This page shows you the list charts. By default, the movies are ordered by how many times they have been marked as a favorite. However, you can also sort by other information, such as the total number of times it has been marked as a dislike.
This is the American Film Institute’s original 1998 list of the 100 Greatest Movies, selected by AFI’s blue-ribbon panel of more than 1,500 leaders of the American movie community. Films released in 1996 and prior were eligible. The list was revised in 2007 (see offiical top list).
AFI's 10 Top 10 honors the ten greatest American films in ten classic film genres. Released July 17, 2008. Categories are:
Part of the AFI 100 Years... series, AFI's 100 Years... 100 Movie Quotes is a list of the top 100 movie quotations in American cinema. The American Film Institute revealed the list on June 21, 2005, in a three-hour television program on CBS.
A jury consisting of 1,500 film artists, critics, and historians selected "Frankly, my dear, I don't give a damn," spoken by Clark Gable in the Civil War epic Gone with the Wind as the most memorable American movie quotation of all time.
The American Film Institute’s original 2001 list of the 400 movies nominated for the top 100 Most Heart-Pounding American Movies of All Time. Films released in 1999 and prior were eligible.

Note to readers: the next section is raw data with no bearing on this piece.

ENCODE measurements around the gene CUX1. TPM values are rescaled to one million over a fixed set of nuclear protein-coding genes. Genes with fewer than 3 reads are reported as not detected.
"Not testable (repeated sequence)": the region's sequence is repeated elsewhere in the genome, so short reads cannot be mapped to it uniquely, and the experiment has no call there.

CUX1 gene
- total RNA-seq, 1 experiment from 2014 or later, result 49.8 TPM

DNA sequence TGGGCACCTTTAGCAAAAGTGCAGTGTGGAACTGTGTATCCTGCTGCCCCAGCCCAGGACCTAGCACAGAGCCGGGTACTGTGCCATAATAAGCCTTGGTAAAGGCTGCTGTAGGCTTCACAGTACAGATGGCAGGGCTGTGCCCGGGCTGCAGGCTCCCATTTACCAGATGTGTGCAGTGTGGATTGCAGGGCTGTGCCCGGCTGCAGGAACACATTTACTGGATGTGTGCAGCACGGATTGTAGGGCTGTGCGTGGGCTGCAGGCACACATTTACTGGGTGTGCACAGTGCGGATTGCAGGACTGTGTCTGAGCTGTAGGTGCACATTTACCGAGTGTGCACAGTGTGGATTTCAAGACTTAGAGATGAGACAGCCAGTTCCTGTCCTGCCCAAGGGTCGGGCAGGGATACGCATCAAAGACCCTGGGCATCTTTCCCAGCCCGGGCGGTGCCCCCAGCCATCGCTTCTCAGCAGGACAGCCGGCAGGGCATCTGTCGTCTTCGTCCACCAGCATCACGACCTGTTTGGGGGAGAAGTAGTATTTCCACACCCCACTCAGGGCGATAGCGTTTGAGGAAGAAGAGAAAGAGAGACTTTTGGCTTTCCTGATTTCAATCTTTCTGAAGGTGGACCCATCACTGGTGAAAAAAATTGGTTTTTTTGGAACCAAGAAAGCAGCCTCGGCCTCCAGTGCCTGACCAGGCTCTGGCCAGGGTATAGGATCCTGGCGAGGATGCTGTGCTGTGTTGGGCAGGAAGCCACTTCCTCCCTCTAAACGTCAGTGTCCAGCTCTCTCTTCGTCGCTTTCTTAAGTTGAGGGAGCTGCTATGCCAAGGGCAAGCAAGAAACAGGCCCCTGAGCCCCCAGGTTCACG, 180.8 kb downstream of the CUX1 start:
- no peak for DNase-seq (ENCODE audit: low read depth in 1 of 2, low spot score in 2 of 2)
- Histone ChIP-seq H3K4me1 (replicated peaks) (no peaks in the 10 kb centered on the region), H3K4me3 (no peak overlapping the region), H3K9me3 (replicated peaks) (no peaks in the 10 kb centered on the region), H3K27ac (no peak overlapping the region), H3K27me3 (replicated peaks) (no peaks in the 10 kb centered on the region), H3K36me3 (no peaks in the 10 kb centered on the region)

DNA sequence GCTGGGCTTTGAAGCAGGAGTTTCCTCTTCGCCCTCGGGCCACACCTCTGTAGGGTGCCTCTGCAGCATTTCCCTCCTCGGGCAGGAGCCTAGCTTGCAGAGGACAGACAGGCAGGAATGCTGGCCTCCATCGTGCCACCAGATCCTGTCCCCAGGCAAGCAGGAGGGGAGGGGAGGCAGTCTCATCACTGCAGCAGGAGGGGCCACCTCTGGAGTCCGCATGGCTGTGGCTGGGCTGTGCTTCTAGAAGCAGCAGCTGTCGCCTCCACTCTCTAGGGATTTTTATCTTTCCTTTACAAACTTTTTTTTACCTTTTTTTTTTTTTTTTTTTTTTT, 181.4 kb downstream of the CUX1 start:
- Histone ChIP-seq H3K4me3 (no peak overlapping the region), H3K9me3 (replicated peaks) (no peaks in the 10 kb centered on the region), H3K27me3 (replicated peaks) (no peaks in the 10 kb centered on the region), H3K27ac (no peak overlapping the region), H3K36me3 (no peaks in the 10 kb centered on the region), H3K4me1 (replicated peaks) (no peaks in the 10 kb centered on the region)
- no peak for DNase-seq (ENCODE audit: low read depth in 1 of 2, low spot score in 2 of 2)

n 2003, the American Film Institute named the 50 Greatest Movie Heroes and the 50 Greatest Movie Villains of All Time, for a total of 100 characters from 95 films. Films released in 2001 and prior were eligible.
n 2007, the American Film Institute revisited their top 100 Greatest American Movies list. These are the 400 movies that were nominated. Films released in 2005 and prior were eligible.
The American Film Institute’s original 2005 list of the 400 quotes nominated for the Greatest Movie Quotes featured 344 films total. Films released in 2003 and prior were eligible.
Part of the AFI 100 Years… series, AFI's 100 Years of Film Scores is a list of the top 25 film scores in American cinema. The list was unveiled by the American Film Institute in 2005.
Below are the films that have won over five "industry awards," defined as those awards selected by professionals in the movie business. I limited the pool of film industry bodies to those from the following countries: Australia (AACTA, formerly AFI), China (Golden Horse & Golden Rooster), France (Cesar), Germany (Lola), Great Britain (BAFTA), Italy (Donatello), India (Lotus), Japan (Awards of the Japanese Academy), Mexico (Ariel), Russia (Nika), Sweden (Guldbagge), and the United States (Oscar).
All titles are sorted first by total, then by year of release. The leader (at 23) is "The Last Emperor" with 9 Oscars, 9 Donatellos, 3 BAFTAs, 1 Cesar, and an award from the Japanese Academy.